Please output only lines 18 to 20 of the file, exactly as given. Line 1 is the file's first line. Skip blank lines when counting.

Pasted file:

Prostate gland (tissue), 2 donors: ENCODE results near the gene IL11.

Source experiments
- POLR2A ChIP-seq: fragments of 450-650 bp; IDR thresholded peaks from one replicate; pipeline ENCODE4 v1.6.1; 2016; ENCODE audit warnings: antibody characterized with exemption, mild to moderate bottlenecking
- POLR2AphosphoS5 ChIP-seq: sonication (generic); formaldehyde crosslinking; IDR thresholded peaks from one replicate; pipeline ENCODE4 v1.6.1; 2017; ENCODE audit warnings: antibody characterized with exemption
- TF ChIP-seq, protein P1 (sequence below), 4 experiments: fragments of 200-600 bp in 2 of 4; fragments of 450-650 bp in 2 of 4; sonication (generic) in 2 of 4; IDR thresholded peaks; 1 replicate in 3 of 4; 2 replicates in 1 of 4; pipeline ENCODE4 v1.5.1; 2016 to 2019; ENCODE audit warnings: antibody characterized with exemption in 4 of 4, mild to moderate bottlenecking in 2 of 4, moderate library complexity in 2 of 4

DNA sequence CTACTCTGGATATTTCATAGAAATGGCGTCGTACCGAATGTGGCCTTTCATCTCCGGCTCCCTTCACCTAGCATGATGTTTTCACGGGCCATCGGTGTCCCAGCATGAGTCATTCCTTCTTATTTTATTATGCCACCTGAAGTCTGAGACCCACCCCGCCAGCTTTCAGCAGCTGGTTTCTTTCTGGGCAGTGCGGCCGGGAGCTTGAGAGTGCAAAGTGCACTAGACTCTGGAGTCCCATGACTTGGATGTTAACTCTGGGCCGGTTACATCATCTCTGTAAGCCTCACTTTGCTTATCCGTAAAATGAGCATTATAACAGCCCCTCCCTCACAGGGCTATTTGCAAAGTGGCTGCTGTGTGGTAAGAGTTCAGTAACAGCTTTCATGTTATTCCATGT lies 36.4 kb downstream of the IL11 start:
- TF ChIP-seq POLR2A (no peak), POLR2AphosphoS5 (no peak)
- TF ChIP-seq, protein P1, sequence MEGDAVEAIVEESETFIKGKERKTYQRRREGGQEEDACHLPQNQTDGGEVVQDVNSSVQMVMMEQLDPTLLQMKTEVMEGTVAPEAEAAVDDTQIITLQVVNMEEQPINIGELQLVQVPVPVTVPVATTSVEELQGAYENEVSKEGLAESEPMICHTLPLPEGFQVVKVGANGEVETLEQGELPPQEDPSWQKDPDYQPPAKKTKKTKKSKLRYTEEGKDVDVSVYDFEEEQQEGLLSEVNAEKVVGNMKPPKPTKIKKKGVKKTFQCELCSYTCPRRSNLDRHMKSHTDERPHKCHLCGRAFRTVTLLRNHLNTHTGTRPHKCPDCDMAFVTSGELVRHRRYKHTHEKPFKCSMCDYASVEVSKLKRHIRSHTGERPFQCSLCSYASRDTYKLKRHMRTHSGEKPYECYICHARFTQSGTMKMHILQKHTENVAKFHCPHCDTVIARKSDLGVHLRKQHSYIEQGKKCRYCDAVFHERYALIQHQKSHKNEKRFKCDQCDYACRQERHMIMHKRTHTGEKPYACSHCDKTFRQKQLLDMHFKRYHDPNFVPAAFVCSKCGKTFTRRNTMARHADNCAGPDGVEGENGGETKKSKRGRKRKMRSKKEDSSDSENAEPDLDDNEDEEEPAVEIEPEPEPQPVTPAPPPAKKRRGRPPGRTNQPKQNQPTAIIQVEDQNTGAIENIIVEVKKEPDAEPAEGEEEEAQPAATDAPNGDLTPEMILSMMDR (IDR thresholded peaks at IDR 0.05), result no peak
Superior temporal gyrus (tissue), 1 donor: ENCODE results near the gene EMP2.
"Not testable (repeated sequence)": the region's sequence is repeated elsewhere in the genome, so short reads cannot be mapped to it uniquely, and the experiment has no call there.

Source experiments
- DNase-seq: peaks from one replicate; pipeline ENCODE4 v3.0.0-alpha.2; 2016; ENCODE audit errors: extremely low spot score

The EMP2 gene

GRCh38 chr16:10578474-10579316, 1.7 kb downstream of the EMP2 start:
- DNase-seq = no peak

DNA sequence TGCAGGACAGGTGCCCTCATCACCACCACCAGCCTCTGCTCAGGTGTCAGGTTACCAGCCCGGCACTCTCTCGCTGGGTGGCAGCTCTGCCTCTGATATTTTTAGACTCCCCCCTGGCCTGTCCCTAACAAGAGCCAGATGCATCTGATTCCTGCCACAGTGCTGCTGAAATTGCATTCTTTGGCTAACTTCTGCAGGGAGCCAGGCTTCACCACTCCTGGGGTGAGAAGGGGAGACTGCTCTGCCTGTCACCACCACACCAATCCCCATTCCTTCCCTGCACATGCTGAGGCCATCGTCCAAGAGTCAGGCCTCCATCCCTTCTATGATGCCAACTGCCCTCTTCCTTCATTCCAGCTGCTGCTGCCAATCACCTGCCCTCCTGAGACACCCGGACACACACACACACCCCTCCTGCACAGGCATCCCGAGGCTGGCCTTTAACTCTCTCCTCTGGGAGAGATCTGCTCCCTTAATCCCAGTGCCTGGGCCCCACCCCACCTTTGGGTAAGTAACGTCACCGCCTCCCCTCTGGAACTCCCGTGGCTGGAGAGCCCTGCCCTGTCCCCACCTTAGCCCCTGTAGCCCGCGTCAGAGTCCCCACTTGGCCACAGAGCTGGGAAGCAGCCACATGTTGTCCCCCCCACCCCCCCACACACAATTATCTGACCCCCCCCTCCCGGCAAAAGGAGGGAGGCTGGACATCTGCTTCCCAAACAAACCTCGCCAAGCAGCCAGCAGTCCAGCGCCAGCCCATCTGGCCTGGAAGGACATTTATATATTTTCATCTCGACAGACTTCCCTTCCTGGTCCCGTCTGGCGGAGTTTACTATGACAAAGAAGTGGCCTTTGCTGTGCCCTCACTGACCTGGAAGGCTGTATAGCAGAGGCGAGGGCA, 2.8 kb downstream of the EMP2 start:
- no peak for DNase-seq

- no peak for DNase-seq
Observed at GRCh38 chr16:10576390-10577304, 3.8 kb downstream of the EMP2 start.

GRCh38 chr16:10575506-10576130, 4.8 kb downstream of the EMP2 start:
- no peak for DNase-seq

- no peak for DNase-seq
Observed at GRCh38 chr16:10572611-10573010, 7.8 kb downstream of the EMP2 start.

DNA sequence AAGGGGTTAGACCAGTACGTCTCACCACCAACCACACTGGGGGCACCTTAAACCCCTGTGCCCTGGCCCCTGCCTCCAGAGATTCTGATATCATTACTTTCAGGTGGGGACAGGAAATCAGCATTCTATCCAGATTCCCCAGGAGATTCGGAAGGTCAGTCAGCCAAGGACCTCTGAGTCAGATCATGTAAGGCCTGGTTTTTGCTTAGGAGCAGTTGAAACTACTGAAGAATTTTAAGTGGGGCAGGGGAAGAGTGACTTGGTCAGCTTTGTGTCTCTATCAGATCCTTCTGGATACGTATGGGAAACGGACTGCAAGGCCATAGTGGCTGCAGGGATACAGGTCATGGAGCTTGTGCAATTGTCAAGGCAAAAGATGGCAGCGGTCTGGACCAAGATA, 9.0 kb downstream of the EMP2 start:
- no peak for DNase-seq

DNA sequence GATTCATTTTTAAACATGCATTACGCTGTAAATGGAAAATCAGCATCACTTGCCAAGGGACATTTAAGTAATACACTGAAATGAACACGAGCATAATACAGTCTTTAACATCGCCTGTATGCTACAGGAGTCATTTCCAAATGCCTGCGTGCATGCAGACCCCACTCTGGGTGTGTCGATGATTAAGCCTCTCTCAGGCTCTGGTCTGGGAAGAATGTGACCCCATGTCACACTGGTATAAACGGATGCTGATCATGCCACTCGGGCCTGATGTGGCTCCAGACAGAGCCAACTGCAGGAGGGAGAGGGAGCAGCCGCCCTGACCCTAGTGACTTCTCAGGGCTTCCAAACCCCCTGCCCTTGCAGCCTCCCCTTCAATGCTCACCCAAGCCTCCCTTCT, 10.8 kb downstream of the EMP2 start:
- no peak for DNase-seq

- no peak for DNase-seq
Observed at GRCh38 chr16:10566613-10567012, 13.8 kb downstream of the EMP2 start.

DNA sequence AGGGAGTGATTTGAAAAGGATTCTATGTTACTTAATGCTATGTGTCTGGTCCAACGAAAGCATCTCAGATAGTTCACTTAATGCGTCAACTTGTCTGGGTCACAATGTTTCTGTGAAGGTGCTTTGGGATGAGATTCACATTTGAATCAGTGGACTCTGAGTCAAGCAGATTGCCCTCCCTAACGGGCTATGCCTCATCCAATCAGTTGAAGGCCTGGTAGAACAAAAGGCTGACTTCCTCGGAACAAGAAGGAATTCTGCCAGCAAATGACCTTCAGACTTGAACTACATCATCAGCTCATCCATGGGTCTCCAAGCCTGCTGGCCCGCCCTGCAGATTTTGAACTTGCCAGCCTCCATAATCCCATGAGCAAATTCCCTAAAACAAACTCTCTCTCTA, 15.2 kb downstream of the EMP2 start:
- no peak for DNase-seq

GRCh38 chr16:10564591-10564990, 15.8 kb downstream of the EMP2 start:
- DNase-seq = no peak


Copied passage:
- no peak for DNase-seq
Observed at GRCh38 chr16:10576390-10577304, 3.8 kb downstream of the EMP2 start.

GRCh38 chr16:10575506-10576130, 4.8 kb downstream of the EMP2 start: